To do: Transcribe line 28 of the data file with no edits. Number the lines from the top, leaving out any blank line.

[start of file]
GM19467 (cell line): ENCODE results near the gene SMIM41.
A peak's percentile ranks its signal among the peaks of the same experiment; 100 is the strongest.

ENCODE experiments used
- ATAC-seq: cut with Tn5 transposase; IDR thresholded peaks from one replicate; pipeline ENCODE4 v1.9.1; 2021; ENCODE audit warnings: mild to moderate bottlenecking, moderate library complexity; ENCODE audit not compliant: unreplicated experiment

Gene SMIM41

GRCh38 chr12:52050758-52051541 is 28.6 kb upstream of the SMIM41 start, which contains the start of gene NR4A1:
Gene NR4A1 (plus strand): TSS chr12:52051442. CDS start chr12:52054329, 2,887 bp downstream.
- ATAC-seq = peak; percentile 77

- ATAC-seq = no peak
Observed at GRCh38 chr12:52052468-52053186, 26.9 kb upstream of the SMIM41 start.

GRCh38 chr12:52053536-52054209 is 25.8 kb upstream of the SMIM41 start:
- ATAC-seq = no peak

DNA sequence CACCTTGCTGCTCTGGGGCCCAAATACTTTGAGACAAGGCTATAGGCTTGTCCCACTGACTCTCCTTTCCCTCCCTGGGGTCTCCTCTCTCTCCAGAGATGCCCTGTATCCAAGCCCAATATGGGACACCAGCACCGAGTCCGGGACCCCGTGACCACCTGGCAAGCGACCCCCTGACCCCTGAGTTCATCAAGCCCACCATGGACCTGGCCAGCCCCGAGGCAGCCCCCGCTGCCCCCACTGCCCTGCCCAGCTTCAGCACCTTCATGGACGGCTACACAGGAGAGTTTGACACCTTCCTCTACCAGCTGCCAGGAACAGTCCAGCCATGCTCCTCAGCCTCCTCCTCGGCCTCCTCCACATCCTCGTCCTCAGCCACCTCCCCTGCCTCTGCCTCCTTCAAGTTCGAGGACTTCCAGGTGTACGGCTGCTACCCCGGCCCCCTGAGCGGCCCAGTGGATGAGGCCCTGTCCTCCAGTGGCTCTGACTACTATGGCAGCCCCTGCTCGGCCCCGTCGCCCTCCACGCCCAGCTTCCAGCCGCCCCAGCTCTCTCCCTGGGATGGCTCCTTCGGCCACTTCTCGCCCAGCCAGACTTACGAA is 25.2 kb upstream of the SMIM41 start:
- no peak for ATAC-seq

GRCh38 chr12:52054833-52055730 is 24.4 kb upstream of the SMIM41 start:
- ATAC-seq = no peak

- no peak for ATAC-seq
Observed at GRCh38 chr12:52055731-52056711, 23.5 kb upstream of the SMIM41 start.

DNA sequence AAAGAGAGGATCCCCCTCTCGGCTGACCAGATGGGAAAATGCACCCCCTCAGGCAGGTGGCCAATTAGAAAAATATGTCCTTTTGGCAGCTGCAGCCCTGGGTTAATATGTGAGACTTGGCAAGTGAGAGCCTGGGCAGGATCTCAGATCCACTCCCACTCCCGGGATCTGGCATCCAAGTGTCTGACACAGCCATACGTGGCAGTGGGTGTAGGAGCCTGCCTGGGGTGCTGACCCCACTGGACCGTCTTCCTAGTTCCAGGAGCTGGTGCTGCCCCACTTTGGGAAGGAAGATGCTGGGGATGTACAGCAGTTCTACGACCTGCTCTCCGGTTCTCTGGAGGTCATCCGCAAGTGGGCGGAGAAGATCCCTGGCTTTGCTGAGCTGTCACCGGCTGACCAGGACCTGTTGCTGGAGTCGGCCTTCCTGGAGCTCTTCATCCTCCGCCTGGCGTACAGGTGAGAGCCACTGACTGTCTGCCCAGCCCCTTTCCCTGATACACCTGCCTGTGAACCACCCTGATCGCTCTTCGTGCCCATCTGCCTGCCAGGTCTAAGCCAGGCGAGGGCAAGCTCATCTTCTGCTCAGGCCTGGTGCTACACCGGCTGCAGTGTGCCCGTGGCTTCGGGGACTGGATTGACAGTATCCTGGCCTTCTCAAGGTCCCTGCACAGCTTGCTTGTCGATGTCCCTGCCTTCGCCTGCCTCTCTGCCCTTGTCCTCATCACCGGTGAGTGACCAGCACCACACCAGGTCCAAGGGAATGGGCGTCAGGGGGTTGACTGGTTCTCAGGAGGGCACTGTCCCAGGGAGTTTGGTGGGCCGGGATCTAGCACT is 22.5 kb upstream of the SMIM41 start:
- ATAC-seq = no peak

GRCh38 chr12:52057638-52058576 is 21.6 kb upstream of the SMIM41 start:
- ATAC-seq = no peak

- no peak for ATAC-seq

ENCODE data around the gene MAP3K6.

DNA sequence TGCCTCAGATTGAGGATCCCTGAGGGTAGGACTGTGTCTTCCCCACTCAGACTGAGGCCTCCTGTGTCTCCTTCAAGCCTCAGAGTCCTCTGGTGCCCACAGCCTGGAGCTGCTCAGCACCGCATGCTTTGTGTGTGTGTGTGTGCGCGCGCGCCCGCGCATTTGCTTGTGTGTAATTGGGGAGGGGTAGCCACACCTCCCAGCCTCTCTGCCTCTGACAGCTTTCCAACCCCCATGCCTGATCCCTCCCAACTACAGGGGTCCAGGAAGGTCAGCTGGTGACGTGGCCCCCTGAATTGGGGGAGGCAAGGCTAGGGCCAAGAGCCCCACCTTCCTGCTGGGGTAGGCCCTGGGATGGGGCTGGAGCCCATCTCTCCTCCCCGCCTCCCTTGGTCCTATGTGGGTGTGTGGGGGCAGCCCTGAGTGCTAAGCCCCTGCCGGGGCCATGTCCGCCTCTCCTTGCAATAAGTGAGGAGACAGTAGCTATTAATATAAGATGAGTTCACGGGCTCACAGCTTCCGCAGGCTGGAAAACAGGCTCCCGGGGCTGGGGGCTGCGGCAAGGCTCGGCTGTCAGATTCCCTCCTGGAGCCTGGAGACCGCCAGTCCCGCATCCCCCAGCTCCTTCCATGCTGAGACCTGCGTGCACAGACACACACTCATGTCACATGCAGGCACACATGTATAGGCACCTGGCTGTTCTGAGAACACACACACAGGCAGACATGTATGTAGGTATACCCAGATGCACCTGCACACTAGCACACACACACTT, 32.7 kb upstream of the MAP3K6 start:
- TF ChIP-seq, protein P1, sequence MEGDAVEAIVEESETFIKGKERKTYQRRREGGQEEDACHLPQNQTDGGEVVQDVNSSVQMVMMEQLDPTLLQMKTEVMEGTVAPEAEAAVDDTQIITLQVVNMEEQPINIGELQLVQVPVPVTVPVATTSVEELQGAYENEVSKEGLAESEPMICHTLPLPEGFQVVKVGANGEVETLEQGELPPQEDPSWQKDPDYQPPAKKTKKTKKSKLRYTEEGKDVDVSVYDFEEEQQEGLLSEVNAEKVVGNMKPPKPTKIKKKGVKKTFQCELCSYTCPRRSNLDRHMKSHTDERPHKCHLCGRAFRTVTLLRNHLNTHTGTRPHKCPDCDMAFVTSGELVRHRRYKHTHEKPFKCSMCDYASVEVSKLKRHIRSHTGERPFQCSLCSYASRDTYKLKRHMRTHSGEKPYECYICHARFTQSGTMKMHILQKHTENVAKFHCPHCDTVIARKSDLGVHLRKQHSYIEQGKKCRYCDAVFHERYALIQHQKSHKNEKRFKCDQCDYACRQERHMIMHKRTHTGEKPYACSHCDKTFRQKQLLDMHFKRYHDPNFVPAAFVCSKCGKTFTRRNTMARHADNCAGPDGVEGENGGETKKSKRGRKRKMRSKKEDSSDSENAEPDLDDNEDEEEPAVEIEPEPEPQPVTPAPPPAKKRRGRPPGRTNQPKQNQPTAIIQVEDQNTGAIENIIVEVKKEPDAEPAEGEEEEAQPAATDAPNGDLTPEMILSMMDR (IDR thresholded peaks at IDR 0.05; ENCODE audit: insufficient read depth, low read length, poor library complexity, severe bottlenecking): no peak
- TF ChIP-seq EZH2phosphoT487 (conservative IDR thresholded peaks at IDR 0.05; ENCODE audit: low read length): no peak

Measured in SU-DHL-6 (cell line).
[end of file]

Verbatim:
Measured in SU-DHL-6 (cell line).